• Republicofscotland

    For those who are interested here is the SNP conference session today in Aberdeen.


    Of course the unionist media, aired the Tory/Labour/Libdem conferences on the TV, but the SNP’s probably won’t get much coverage, because it would show a packed hall full of supporters again.

    A equal union, don’t make me laugh.

    • JOML

      I suspect we’ll hear more from the ‘talented’ opposition responding to skewed questions that what is actually said. I had a look at the BBC Scotland website today and the vast majority of people commenting were unionists, suggesting that the ‘yes’ no longer participate on the state broadcaster’s site. Understandably so.

  • Bob Smith

    Given there is real disagreement about whether Scots want another independence referendum, why not hold a referendum to see if a referendum on independence is wanted? Sounds crazy but everyone wins.

    • JOML

      I think a majority of MSPs (tbc) and MPs should be sufficient. They get paid to make decisions and, ultimately, the electorate will decide the outcome.

  • Velofello

    A poll result in a local Ayrshire newspaper today, 80% want independence.

    A National Assembly to decide on independence,as described by Craig is my preference. No referendum, so thus no postal voting scams, no algorithms written for electronic counting etc etc.possible.

      • bevin

        It sounds pretty daft to me- there are some fairly obvious ways of making sure that votes are counted honestly and that postal voting is not abused. To dispense with a vote altogether on the grounds that it could be manipulated makes throwing out the baby with the bathwater look positively sensible.
        This contempt for voting, like the increase in references to the uneducated (and no doubt unwashed) nature of opponents bodes ill for the future, in a country where there is always a suspicion that the ‘parcel of rogues’ in charge are on the look out for better jobs at the end of another high road out.

    • Anon1

      Invent a load of shite about how the vote was rigged because it didn’t go your way, then use that as a pretext for declaring independence without a vote. Voila!

      • Habbabkuk


        The best way to annoy those fools who keep hammering on about the referendum having been “rigged” is to ask whether the SNP made any official complaints about ballot-rigging or other electoral irregularities.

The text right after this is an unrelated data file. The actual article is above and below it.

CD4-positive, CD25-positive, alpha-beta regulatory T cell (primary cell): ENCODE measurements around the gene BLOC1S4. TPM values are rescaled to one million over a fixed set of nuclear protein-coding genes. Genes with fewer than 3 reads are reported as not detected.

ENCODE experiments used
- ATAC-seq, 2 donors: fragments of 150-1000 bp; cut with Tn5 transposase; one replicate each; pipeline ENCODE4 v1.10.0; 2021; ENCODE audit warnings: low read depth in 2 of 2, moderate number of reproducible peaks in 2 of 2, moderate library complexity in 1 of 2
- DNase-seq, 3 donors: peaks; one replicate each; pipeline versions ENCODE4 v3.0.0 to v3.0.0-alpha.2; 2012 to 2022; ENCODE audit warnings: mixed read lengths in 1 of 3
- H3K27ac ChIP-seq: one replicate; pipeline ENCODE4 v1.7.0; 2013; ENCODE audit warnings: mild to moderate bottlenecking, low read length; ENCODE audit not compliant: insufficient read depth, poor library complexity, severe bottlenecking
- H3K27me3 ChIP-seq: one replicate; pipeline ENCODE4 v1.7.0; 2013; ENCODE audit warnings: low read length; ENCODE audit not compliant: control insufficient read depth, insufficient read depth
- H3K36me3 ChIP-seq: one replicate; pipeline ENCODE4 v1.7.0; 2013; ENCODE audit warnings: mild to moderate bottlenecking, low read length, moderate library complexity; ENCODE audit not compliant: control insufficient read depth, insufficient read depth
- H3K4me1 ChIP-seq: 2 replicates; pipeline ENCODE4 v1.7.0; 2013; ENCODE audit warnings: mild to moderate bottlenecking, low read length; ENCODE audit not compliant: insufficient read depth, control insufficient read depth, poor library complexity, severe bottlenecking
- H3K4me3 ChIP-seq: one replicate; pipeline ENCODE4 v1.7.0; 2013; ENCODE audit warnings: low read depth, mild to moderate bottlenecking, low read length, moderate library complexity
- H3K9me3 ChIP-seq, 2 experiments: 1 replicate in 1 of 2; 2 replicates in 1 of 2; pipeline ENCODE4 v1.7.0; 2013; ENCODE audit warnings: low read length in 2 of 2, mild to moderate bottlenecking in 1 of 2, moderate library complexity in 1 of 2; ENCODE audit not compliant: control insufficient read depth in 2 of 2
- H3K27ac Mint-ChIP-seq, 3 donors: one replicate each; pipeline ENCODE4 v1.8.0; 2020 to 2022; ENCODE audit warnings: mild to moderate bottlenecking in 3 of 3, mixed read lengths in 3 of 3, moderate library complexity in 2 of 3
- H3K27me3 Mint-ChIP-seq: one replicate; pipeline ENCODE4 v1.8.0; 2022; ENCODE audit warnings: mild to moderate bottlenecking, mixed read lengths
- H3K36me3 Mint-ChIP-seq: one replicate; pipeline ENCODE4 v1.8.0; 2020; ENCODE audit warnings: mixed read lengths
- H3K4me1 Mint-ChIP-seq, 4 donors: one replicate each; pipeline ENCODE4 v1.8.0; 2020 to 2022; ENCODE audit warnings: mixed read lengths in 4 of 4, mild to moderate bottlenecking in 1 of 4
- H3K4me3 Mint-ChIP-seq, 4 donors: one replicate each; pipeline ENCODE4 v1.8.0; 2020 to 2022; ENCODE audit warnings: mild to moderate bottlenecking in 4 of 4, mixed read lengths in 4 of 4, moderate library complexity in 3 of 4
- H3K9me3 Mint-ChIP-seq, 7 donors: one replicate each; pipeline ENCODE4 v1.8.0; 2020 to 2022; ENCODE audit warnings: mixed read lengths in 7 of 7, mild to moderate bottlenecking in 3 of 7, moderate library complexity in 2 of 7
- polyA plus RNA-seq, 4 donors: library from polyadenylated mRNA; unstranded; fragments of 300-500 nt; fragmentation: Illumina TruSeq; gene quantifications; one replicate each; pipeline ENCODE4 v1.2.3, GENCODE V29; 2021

As the answer is, apparently, “no”, the fools get very annoyed because they can’t bring themselves to say “no”.

        • fred

          I remember at the time of the referendum saying many times that if anyone had any reason to believe the ballot hadn’t been 100% fair and square they should report it to the police immediately. Election fraud is a serious matter which should be investigated properly by the authorities.

          But people just kept bandying about unsubstantiated myths as fact instead.

          • fred

            Yes no further action was taken and it wasn’t anything which would have affected the outcome. Observers made a rough tally of postal votes as they were opened so they had a rough idea of proportions. Are you claiming Yes didn’t do it as well because I wouldn’t believe it.

  • Dave

    The SNP have secured office by moderating their independence message and therefore their electoral success is in itself not a mandate for independence, because many Scots vote for them as a stronger voice in UK rather than independence or even not-independence in the EU Party.

    That is their message was vote for us for many reasons in confidence that we will not impose independence, but will let the people decide in a referendum and for that to be a honest promise it needs to be a manifesto promise at the next Holyrood elections and a decision for the new Parliament.

    And the election of 56 out of 59 MPs is also not in itself a mandate for independence and the MPs conceded this point by taking their seats (and expenses) at Westminster. This means they were elected and accept the legitimacy of Westminster and thus the constitutional route to independence that requires Westminster’s OK to hold a referendum.

    Only if they had not taken their seats or now re-contest their seats on an abstentionist platform (like Sinn Fein) can they claim their mandate includes ignoring Westminster’s agreement to hold a referendum or to claim UDI.

    • Habbabkuk


      Do you feel that SNP (and therefore independentist) MPs at Westminster could fairly be called “troughers”?

      In the same way as some have called the UKIP MEPsat Strasbourg “troughers”?

      I would not call the Sinn Fein MPs of the early 1900s or of the 1990s “troughers” because together with not taking up their seats at Westminster they probably didn’t accept their pay checks either (“Lysias” the Irish-American IRA Expert to confirm, please. Thanks)

1 2 3 10

Comments are closed.